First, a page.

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8th Combined Meeting Of Orthopaedic Research Societies (CORS)


Summary Statement

Mesenchymal stem cells from minced umbilical cord fragments may represent a valuable cell population for cartilage and bone tissue engineering


A promising approach for cartilage and bone repair is the use of umbilical cord mesenchymal stem cell (UC-MSC)-based tissue engineering. Through a simple and efficient protocol based on mincing the umbilical cord, a consistent number of multipotent UC-MSCs can be obtained. The aim of this in-vitro study is to investigate the pluripotency of UC-MSCs and, in particular, the chondrogenic and osteogenic potential of UC-MSCs grown in tridimensional scaffold, in order to identify a potential clinical relevance for patients who might benefit from MSCs-therapy.


Fresh UC samples from women with healthy pregnancies were retrieved at the end of caesarean deliveries. The UC samples were manually minced without any enzymatic digestion into very small fragments (less than 4 mm length) and cultivated in an MSC expansion medium. At day 14, the UC tissue was removed and adherent cells were allowed to expand for 2 additional weeks. At day 28, the adherent cells were collected and replated until confluence was reached (Passage 1 or P1). Immunophenotypic characterization, Fluorescence In Situ Hybridization (FISH), telomere length analysis, Immunosuppression of T lymphocyte cultures, and multilineage differentiation was performed in UC-MSCs at P1 or P2. For chondrogenic differentiation on scaffold, UC-MSCs at P2 were loaded either on a hyaluronic-acid (HA)-felt(Hyaff-11) or on a collagen-I/III membrane(Chondro-gide), with a coating of fibrin glue(Tisseel), and grown in chondrogenic medium both in normoxic and hypoxic(10%O2) conditions. After 1 month, sections were stained with haematoxylin/eosin and Safranin-O. Expression of chondrocyte markers(sox-9, type II collagen) and hypoxic markers(HIFs) was assessed using immunofluorescence(IF). For osteogenic differentiation on scaffold, UC-MSCs at P2 were loaded into a bone-graft-substitute(Orthoss) and grown in osteogenic medium. After 10, 20,30 days, sections were stained with haematoxylin/eosin and expression of osteocalcin and RunX2 was assessed using immunofluorescence.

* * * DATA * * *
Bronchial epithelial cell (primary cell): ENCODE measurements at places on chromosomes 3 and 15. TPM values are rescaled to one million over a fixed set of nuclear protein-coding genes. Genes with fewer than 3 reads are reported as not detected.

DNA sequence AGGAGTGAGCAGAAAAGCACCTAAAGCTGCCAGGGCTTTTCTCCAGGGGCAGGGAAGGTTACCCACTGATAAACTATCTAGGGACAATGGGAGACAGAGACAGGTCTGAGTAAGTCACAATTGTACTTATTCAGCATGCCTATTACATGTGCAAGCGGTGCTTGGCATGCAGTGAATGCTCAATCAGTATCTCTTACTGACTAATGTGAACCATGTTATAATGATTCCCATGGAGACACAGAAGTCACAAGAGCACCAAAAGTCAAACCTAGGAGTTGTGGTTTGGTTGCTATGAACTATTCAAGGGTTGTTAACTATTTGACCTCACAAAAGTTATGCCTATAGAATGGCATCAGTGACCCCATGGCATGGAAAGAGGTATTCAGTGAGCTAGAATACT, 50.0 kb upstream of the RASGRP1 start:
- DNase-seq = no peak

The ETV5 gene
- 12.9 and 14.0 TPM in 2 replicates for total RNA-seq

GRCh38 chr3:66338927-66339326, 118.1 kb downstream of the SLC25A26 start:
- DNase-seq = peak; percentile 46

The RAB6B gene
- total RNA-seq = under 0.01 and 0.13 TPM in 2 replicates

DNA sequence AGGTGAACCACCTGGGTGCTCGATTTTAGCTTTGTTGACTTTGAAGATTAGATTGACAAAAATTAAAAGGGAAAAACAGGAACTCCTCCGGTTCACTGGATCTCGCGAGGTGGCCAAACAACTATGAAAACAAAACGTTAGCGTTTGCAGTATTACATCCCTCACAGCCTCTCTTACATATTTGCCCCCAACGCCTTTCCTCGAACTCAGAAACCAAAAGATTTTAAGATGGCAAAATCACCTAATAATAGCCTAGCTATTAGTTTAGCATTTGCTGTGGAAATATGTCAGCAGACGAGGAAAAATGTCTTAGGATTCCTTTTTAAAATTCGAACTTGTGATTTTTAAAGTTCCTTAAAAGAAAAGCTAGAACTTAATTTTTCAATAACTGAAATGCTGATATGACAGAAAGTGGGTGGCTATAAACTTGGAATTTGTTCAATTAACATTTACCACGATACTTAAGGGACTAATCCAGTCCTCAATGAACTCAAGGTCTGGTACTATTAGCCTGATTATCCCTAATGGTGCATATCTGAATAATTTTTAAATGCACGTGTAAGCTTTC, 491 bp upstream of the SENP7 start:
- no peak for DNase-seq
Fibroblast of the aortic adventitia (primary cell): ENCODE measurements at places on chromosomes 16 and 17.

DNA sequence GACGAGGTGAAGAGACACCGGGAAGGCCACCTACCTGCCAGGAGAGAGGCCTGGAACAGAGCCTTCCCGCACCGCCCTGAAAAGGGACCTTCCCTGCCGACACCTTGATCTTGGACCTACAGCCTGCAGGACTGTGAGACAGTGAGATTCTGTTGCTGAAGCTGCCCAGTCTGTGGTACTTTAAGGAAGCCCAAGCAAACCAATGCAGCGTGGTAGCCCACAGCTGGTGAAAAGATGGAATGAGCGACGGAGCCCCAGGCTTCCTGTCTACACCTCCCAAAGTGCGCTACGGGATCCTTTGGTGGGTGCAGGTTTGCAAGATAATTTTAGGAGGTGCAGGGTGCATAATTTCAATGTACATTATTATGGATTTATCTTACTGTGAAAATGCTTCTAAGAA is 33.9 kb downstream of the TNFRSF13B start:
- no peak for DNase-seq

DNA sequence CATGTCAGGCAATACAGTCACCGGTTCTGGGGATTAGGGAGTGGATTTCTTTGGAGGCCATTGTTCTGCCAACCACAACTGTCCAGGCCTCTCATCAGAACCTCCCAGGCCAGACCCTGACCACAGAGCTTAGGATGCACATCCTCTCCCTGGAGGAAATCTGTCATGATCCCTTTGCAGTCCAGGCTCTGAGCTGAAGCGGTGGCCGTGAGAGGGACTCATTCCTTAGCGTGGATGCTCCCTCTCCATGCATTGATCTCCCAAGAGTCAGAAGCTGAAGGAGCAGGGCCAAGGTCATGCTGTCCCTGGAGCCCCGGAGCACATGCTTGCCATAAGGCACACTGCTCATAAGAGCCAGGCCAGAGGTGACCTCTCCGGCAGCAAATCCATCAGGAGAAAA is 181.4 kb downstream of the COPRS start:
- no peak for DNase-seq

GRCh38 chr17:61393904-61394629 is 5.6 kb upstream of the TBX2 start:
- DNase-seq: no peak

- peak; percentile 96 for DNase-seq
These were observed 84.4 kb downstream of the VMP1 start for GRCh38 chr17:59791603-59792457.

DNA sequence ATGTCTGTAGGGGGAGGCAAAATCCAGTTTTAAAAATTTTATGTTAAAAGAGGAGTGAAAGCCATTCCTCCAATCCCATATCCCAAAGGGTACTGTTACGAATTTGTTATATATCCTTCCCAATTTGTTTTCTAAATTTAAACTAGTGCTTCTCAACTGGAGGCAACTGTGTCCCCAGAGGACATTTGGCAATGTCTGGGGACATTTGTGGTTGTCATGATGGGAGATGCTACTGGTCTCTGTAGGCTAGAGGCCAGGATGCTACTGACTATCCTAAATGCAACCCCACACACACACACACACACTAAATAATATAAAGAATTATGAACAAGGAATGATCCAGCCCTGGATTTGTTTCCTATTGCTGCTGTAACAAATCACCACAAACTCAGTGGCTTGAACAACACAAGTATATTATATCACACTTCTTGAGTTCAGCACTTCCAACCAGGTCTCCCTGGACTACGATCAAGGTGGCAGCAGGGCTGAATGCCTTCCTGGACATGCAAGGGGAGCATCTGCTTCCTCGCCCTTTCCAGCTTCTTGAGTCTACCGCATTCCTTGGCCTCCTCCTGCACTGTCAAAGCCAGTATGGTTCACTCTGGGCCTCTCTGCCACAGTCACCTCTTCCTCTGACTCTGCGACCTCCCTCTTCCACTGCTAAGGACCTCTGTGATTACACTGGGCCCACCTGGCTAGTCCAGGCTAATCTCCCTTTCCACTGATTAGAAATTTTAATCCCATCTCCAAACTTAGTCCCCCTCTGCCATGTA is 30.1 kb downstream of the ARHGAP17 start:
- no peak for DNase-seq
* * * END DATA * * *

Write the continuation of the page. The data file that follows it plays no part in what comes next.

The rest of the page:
At P1, we obtained a mean value of 22.8 × 106 cells(SD 1.7) from each UC, corresponding to 0.66 (SD 0.14) × 106 cells/gram of UC. Cells were positive for CD73, CD90, CD105, CD44, CD29 and HLA-I, and negative for CD34 and HLA-class II, with a subpopulation that was negative for both HLA-I and HLA-II. Results from FISH demonstrated that 95–100% of UC-MSCs were of fetal origin. Telomere length of UC-MSCs was similar to that of Bone Marrow (BM) MSC from young donors (aged 20–30 years). At 5 days, the supernatant of UC-MSC cultures had immunosuppressive activity upon T-Lymphocyte cultures. The mixed UC-MSC population was able to differentiate towards osteogenic (monolayer), adipogenic, miogenic and chondrogenic (pellet culture). Chondrogenic differentiation on scaffolds was also confirmed; hypoxic condition improved the expression of chondrogenic markers. Osteogenic differentiation on scaffold was also confirmed after 20 days of culture.


These results suggest that the straightforward procedure of collecting UC-MCS at P1 from minced umbilical cord fragments can achieve a valuable cell population that seems to have a potential for orthopaedics tissue engineering such as the on-demand cell delivery using chondrogenic or osteogenic scaffold. The concept of this study may have a clinical relevance as a future hypothetical option for single-stage cartilage repair and bone regeneration.